She did come, with her mom, sister and manager in tow, and skated for a week or so. I knew that prior to Lake Arrowhead they toured Canada and the East Coast. Late summer, Asada came to California again and told me she wanted to work with me on a permanent basis. Presently, it is too early to comment on our work, particularly because our training was a bit rushed due to her late arrival to the U.S.
Q. Did she outline her expectations?
A. Experience shows that skaters of this class always look for the best training conditions, not just a coach. I can’t say how long Asada will stay in Lake Arrowhead. If she stays for long, perhaps we will need to discuss our contractual arrangements.
Q. Would you like a guarantee or sorts that she won’t leave you?
A. That’s not what it’s about. Any coach, not just me, always has a number of skaters. If there’s a strong skater in the group who needs to travel to many events, there’s a higher chance of losing everyone else. While the coach is working with a star student, he or she is typically not hurting for money. But if the star student leaves, the coach may lose everything. Because in the U.S., you need to pay the bills whether or not you have enough work. That’s why I have contracts. And most American skaters understand that coaching in the U.S. is first and foremost a business proposition.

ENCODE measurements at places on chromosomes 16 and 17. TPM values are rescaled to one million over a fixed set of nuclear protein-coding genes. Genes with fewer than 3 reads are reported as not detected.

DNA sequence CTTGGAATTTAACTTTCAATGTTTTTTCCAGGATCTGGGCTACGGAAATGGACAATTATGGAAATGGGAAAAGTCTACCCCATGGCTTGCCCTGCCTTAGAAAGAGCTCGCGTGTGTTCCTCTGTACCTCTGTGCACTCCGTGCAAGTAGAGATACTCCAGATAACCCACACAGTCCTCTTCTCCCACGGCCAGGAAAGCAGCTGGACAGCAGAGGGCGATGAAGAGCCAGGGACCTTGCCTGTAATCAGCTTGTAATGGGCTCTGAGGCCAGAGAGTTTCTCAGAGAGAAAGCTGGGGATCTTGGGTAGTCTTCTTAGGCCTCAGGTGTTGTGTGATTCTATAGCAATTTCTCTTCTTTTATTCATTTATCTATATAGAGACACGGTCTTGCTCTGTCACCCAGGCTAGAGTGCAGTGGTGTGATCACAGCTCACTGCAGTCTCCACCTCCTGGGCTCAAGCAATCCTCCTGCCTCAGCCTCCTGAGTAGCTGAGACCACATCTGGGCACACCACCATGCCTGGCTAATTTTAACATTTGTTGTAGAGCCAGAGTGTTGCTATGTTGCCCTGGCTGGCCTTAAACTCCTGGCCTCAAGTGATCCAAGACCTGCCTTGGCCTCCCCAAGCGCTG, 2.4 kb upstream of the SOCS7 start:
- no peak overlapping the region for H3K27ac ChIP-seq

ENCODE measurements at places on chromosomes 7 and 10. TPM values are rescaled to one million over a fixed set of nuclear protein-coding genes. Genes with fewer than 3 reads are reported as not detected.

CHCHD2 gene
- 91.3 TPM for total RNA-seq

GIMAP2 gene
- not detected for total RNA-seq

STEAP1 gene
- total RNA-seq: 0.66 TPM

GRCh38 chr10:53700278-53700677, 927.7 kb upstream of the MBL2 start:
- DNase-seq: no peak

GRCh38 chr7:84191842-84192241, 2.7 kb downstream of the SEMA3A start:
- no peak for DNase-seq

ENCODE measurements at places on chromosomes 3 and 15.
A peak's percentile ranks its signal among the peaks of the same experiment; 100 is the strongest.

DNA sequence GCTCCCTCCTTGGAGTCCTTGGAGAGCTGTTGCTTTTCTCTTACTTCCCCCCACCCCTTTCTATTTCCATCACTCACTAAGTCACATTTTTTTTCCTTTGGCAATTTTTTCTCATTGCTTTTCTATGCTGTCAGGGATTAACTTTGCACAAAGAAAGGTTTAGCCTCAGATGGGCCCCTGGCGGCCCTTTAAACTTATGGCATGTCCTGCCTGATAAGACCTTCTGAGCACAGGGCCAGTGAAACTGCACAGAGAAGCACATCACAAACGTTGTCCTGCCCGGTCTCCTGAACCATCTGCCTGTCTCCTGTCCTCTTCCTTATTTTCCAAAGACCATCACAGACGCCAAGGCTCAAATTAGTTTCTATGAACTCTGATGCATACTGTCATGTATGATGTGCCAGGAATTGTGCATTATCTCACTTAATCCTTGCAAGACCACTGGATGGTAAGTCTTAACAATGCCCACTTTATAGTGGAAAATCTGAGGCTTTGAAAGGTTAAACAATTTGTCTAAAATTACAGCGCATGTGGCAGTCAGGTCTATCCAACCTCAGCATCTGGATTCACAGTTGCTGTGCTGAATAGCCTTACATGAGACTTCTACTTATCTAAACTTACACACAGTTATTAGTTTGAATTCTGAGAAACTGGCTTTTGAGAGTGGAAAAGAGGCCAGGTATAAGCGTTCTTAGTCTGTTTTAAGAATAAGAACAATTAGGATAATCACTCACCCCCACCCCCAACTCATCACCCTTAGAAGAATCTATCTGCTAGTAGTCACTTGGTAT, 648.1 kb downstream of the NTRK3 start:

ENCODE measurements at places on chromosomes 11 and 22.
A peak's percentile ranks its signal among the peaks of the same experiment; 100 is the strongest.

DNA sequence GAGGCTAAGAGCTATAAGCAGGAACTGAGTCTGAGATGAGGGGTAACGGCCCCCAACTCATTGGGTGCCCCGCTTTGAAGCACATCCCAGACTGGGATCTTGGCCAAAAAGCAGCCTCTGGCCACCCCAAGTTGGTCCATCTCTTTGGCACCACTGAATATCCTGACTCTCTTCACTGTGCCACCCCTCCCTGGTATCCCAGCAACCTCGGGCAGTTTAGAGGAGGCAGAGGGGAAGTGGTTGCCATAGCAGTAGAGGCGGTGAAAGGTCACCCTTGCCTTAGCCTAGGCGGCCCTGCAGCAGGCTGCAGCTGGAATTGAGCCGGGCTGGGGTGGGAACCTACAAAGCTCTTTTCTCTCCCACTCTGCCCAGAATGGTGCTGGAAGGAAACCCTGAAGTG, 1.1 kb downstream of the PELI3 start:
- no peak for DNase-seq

I was a bit slow to understand that. We grew up in a different world and no one told us that’s how things work.
Skaters here are very different as well. You don’t need to make them work, they always know very well what they want. That’s another thing you need to learn if you live in the U.S. You need to remember that you are not a dictator, not a parent, but just that, a coach. You can suggest things, but can’t insist. It’s a part of «good manners». You can’t tell your skaters «you must», because from their early days, they are raised with the expectation of having no obligations to anyone or anything. You can’t even tell them something more than once, because that may make them feel as if you think they’re idiots.